Our 6 year old pear tree had a beautiful blooming period this year, but now it seems not to be thriving. Not many leaves and some yellowing now. I put in 2 fertilizer stakes at the drip line 90 degrees apart this year and now I am wondering if I should not have. Any help would be appreciated. We had a dry spring here inthe twin cities but I been making sure to water regularly. Leaves seem to be curling widthwise but not discolored or spotted.
How has the rain been? Trees will forgive a lot if they get enough water. A common problem (not saying that this is you) is when people improperly water trees, not enough water, not in a way that it just runs off, you dig down and the water only penetrated a few inches, safe from the tree roots.
Thank you for your response. So we had rain early in spring but we are now in drought which is very unusual for this region. The spring was cold until may and we were having trouble getting out of the 50s. Now we are constantly hitting 90s. I deep water the tree about an hour every other day with hose attached to a bubbler. We have younger trees than the pear so I deep water to keep the ground moist. I can send more pics of the tree, but the forum was only allowing me to attach one on my first post.
What’s your soil composition? That sounds like too much water and depending on what your soil is made of you may be drowning your tree.
On average 2 inches of water per week is all that is need, 1 inch would nicely put them in maintenance mode. it is easier to measure in inches because that’s how we measure rain. You can use the circumference of the tree drip line. For instance if your branches extend 8 feet from the trunk, a 16’ wide circle is about 200 square feet. One gallon of water is 1.6 inches on a square foot, so you would need 250 gallons of water for 2", or 125 gallons for 1" of water, maintenance mode.
Again, this is per week. 2 hours on a bubbler is probably exceeding that in a single day. If your soil leans towards clay it would compound the issue as the soil could never drain long enough to allow air to reach the roots.
Cut back on the watering to once a week. You could calculate the output of your bubbler by putting it in a 5 gallon bucket and seeing how fast it fills it. From there you can calculate how long you need it to leave it running.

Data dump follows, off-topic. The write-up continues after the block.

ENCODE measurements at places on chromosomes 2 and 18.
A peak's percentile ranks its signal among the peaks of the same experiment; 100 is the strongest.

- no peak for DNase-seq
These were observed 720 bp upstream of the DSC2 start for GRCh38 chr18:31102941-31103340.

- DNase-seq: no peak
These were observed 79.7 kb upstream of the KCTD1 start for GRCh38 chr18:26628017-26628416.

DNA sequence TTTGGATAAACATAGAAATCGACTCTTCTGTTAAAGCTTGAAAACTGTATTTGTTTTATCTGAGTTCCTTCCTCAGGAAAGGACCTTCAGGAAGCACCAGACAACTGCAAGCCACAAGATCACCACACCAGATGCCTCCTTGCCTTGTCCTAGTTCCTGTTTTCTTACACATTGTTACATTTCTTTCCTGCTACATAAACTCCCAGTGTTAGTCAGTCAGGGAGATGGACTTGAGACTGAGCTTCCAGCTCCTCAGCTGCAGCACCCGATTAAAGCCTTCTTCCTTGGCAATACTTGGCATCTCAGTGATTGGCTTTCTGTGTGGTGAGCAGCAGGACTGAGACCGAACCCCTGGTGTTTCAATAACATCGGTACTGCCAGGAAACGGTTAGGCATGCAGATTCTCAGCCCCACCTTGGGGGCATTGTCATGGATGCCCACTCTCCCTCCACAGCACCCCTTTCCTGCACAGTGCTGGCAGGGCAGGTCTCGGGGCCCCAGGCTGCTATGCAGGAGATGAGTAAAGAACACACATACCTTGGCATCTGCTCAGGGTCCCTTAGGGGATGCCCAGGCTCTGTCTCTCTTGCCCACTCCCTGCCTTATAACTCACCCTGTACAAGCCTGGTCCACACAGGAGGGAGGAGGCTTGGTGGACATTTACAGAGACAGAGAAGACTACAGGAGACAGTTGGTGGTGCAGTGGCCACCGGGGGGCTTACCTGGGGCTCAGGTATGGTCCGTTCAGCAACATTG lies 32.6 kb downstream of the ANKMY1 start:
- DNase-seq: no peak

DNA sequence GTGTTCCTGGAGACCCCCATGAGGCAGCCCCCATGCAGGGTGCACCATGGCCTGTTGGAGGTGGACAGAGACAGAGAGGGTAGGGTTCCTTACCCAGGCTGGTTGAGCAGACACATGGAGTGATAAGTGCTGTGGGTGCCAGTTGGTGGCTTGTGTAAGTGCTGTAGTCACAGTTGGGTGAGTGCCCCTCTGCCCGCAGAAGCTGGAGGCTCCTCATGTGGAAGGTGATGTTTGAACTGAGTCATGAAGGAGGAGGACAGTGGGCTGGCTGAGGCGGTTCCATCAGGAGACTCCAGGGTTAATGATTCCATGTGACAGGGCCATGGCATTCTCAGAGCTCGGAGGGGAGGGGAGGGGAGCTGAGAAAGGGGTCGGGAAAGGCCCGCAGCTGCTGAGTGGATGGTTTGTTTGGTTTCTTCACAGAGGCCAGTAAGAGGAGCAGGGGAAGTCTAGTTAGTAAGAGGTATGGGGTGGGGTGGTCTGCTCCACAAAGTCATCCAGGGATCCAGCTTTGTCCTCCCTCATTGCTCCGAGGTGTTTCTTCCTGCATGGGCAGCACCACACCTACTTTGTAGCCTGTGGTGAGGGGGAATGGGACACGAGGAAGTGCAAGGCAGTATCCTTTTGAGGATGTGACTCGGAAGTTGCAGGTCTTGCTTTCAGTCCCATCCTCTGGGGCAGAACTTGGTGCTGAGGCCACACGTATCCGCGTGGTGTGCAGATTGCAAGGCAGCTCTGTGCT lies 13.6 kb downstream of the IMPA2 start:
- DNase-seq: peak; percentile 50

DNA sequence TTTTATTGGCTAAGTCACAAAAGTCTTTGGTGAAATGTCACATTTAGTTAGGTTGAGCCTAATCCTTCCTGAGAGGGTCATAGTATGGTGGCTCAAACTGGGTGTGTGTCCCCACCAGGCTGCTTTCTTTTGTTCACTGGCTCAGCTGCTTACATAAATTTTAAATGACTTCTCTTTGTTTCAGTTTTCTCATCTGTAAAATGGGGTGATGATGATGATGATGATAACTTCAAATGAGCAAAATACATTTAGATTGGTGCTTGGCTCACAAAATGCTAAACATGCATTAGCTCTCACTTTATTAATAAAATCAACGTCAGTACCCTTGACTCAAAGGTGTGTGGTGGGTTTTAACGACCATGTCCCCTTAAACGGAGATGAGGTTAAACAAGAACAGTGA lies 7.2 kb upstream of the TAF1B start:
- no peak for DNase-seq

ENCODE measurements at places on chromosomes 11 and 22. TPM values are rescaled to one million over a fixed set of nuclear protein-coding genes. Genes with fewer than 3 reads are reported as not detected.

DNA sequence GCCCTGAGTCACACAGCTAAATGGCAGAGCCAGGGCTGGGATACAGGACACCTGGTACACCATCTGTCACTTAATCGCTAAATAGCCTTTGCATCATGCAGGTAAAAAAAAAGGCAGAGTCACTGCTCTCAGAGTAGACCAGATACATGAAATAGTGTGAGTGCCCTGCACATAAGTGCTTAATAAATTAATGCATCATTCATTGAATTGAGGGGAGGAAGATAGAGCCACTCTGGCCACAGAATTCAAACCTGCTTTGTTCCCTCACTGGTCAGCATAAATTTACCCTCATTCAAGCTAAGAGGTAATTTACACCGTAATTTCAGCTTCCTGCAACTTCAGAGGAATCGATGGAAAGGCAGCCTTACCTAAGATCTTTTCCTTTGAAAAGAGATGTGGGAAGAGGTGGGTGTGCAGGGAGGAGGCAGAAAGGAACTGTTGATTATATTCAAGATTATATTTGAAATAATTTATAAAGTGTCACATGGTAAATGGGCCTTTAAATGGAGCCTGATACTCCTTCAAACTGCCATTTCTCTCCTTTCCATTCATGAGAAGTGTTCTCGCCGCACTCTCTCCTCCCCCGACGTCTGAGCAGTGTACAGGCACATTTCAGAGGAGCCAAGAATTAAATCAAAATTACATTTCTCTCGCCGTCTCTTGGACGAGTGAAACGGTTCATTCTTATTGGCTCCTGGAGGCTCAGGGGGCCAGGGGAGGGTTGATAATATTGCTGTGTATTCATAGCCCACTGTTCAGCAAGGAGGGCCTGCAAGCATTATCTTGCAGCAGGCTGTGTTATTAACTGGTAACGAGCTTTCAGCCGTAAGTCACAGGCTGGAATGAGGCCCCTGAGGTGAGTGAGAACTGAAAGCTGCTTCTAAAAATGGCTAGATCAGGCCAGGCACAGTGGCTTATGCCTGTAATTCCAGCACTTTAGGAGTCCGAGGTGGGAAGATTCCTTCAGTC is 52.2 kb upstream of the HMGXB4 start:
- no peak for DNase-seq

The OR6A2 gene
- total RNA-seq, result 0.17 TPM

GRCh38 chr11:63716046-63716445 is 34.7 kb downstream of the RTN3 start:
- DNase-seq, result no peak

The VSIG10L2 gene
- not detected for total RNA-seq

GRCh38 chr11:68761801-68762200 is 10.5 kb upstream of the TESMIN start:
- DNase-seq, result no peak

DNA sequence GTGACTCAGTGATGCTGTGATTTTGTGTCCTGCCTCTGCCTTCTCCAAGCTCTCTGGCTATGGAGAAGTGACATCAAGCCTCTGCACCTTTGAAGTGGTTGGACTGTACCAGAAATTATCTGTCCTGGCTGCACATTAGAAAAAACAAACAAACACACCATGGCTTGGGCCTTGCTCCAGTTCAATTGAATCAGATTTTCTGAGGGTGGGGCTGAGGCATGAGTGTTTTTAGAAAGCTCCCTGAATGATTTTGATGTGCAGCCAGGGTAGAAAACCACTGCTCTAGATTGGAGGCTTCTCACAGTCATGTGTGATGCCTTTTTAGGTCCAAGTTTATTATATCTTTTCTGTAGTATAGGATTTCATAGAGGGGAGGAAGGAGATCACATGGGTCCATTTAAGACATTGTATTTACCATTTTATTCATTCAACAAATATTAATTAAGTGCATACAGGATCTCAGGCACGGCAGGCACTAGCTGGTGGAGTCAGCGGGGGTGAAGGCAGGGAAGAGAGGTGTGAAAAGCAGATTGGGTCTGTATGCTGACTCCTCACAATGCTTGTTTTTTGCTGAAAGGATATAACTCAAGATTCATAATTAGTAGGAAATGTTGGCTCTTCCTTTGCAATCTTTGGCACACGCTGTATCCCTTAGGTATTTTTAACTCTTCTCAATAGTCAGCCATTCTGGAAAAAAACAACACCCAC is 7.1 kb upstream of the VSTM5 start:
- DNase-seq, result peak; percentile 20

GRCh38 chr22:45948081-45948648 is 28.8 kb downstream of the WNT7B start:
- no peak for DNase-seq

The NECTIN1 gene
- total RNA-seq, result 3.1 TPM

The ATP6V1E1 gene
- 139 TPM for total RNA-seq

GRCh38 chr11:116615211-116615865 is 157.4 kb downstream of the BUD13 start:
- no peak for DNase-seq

I will move to weekly watering and measure the output from the bubbler and see how it does. Thank you for everyone’s responses.
One of the pear that we adopted with our property is in a very muddy area fed by underground water/spring. Despite being in a swamp, my pear is not not dead (yet), but every year, it puts out half-heartedly very few small leaves, which looks similar to yours a bit.
For your tree, I agree with @don1357, you may be overwatering if you are giving “deep” watering every other day! 1 inch of rain per sq meter is about as much water a 5 gallon bucket holds. Not sure how many gallons you’re giving to your tree every other day. I have read (at least for E or SE US) that if it rains 1 inch, you don’t need to water for that whole week at least, and this is advice for for young 1st or 2nd leaf tree. Your tree looks like a bigger tree.
Also, are you able to see the “root flare”? If not, your tree roots may be deeply buried making it even more difficult to get some oxygen, on top of possible water logging. I would excavate some dirt around the trunk until you reach the root flare if you cannot see the root flare.
Pears really do not like overly wet soil.
I am cutting back the water to 2" a week. I should go ahead and get the soil analyzed. Has anyone heard of the Scotts Fruit Tree fertilzer stakes causing issues? I put two in as recommended for the trunk diameter and at the positions of 90 degree from each other.